• The Captain and the Officer of the Watch must always be conscious that the survival of ship, ship's company and convoy depended too upon their efficiency and correct reaction to emergency.


  • Always there was the knowledge that the life of every man depended upon the competence, care and unselfishness of every one of his shipmates.


  • On rare occasions, these men would go ashore together to enjoy brief taste of relaxation and life 's pleasures. Maybe some would get into trouble, but never would they let down ship or shipmate.


Yes, it was inevitable that one day we would come together again to renew this comradeship. And so has developed this Corvettes Association.


No one who has not shared the experiences of a sailor, not even his loved ones, would ever be able to quite understand - or be part of -this comradeship of shared trust, hardship and danger.

Extract from Corvette magazine


Corvettes – Little Ships for Big Men

by Frank B. Walker


The book is dedicated to the Navy’s most cantankerous, petulant, temperamental, unpredictable, uncomfortable but most lovable ships - Corvettes – and all who designed them, built them and sailed in them.


At Ambon a different sort of drama was played out, well before the surrender in Tokyo Bay. The frigates Barcoo and Burdekin and the corvettes Latrobe, Bundaberg, Cootamundra and Inverell sailed from Morotai in an attempt to free the Australian prisoners known to be at Ambon.   


At that stage, nobody knew what the Japanese would do about the prisoners. It was feared they might annihilate them to cover up the barbaric and murderous treatment of prisoners that had characterised Japanese behaviour throughout the war. Bundaberg entered Ambon Harbour at 1155 on August 17, flying a white flag and at action stations, but with guns in their normal position. The captain, Commander Jack Donovan, stopped engines to let the ship drift slowly ahead while he exchanged flag signals with the Japanese ashore.


First, the Japanese signalled:     ”You should stop your vessel instantly”.

Bundaberg replied:                       ’’Please send naval officer”.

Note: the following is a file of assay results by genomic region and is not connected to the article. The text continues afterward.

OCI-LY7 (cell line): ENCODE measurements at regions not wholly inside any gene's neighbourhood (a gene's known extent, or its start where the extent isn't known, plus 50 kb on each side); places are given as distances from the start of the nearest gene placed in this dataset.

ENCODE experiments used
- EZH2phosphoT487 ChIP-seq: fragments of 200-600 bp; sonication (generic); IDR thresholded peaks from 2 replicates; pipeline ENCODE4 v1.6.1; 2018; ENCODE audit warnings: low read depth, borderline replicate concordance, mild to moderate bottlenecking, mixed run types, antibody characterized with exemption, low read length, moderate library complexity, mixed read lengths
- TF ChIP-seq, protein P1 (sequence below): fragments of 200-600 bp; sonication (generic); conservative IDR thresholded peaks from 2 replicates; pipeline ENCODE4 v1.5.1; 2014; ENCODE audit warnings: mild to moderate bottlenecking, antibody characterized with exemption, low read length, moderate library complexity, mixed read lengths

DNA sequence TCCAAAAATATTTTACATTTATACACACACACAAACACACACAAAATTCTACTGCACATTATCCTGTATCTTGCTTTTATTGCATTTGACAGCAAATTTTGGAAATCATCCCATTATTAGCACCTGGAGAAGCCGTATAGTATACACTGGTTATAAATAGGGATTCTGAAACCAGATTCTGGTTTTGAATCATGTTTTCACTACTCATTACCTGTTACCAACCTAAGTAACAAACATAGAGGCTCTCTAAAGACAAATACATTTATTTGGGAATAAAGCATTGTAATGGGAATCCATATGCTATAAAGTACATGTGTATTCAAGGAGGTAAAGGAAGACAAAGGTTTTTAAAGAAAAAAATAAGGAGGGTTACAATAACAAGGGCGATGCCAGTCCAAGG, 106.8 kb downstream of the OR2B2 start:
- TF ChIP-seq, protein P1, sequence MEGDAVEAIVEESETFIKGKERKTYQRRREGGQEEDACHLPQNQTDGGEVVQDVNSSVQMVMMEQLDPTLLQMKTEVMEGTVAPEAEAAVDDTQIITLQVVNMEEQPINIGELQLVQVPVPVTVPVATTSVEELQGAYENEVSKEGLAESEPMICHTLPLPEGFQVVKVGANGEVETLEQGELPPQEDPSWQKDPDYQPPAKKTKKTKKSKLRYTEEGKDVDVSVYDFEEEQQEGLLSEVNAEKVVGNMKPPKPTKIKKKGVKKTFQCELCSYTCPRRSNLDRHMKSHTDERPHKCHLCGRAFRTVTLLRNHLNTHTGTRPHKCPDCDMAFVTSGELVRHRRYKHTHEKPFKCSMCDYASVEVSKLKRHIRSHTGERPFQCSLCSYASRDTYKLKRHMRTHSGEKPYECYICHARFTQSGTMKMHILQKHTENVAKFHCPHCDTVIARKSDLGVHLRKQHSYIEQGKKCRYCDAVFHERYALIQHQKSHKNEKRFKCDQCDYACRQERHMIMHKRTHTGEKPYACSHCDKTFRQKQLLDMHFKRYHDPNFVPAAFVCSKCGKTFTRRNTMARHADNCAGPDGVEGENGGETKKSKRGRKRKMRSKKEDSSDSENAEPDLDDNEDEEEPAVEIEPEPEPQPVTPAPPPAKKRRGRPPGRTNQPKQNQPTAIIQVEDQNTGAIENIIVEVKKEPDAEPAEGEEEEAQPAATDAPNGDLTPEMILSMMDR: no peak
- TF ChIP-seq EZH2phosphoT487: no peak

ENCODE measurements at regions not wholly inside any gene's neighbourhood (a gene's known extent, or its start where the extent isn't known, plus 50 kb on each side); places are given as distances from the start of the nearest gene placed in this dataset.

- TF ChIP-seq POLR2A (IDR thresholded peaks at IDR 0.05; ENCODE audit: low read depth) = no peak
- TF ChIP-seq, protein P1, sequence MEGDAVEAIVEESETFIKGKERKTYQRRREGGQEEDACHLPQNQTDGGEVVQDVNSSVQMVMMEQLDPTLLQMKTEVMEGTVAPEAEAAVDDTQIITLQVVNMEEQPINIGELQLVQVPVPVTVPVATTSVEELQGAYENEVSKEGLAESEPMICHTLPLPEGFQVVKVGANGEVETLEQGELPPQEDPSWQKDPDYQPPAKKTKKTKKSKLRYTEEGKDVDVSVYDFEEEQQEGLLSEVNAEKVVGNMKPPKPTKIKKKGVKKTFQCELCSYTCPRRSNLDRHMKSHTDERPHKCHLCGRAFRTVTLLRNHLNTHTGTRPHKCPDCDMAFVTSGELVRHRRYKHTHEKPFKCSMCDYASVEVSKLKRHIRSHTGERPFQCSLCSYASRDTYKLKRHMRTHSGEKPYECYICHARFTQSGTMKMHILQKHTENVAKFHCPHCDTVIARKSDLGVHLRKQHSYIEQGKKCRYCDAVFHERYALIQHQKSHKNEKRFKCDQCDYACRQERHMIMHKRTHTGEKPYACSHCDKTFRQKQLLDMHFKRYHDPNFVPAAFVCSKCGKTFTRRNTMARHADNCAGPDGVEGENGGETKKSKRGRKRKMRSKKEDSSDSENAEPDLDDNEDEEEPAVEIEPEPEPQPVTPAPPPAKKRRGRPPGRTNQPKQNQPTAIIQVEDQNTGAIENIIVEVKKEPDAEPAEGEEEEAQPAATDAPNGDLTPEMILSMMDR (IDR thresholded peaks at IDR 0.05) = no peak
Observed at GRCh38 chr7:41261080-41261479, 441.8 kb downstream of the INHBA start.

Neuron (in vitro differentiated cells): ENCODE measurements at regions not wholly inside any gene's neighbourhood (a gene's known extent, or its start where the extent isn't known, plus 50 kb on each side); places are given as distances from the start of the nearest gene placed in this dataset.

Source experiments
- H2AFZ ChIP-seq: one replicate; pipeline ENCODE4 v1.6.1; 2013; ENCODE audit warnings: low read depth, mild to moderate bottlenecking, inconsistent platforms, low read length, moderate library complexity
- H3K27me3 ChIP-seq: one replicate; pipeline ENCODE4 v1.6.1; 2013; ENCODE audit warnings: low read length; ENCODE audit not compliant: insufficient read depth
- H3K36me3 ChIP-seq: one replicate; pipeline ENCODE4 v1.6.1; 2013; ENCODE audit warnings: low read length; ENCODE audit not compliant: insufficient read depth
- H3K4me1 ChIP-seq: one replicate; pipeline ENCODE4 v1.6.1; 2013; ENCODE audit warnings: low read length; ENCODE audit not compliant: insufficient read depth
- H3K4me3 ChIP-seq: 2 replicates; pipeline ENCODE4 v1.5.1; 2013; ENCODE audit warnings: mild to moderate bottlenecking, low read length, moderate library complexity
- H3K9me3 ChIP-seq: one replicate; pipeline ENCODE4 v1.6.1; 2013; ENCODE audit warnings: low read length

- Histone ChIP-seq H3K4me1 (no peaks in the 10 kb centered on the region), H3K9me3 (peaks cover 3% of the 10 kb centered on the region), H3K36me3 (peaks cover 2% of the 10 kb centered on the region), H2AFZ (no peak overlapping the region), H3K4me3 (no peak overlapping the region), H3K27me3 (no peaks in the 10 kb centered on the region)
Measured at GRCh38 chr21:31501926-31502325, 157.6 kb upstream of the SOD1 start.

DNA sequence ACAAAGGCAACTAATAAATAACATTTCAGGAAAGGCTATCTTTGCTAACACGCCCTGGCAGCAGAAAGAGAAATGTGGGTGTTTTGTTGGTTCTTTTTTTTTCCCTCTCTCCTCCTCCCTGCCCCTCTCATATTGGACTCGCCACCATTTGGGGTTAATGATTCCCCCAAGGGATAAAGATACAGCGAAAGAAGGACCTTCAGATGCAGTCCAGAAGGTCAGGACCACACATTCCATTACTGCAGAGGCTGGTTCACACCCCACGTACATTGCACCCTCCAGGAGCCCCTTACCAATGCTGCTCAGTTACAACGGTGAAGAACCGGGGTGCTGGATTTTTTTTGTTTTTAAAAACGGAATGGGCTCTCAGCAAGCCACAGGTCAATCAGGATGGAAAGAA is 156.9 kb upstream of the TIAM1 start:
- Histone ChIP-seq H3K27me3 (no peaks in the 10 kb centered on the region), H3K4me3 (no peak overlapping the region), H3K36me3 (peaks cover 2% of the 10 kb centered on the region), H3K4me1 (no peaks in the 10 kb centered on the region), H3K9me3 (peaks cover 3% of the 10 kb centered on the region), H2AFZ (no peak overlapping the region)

The Japanese signalled:              ’’What are you going to do?”

Bundaberg answered '.                ’’Peaceful. Please send naval of­ficer”.

The Japanese signalled back:     ”I cannot receive your offer. Please go out of harbour quickly”.

Bundaberg asked:                         ’’May I send liaison officer?”

The Japanese replied:                  ’’I have no intention together speak”.


Realising that further attempts at communicating with the Japanese were futile, and not wishing to inflame the situation, Bundaberg turned and steamed out of Harbour, slowly, and with as much dignity as a corvette could muster when staring down the barrels of 8-inch shore batteries.


The ships returned to Morotai and after the surrender was signed in Tokyo Bay, the corvettes Glenelg, Latrobe, Cootamundra and Junee went back to Ambon and took off a pathetic band of 123 half-starved and sick Australians.


They were all that were left of the original Gull Force of 800 who had been taken prisoner. The rest had either been beheaded or had died of starvation or disease. One of the 123 died within a few days of being landed back in Morotai. Some of the survivors weighed only five stone. Thirty-eight were stretcher cases. In between the two Ambon operations, Glenelg, Rockhampton, Junee, Bowen and Latrobe steamed to Manado, in the Celebes and took on board 334 internees, of whom 110 were women and 145 children. The sailors looked after them like mothers.


The work of the corvettes did not end with the end of the war. Mines - mostly laid by the Allies - had to be swept up and harbours had to be cleared of wrecks. It was all of 12 months before the corvettes were back in home waters and even then, they still had to sweep mines around Australia.


Despite their arduous war service, the corvettes were still in such good shape that other navies wanted them. Bendigo was sold to the Chinese Navy and eight of them - Burnie, Cairns, Ipswich, Kalgoorlie, Lismore, Tamworth, Toowoomba and Wollongong - were snapped up by the Royal Netherlands Navy and later became part of the Indonesian Navy. The Turkish Navy took five - Broome. Gawler, Geraldton, Launceston and Pirie - and the Royal New Zealand Navy three - Echuca, Kiama and Stawell. Six became training ships for the RAN - Cootamundra, Fremantle, Gladstone, Junee, Latrobe and Wagga. Two were preserved as museums - Castlemaine alongside a wharf in Port Melbourne and Whyalla on dry land in Whyalla. One - the luckless Colac - suffered the ignominy of becoming a tank cleaning ship, secured alongside any ship that needed any dirty work done.


The fate of the rest was as sad as a dog pound. When their minesweeping tasks were over, they languished on moorings for several years, stripped bare, until various Asian and Japanese firms bought them and towed them away for scrap.


Corvette Magazine January 1997


(Condensed) speech by the guest of honour, Rear Admiral D J Campbell, AM RAN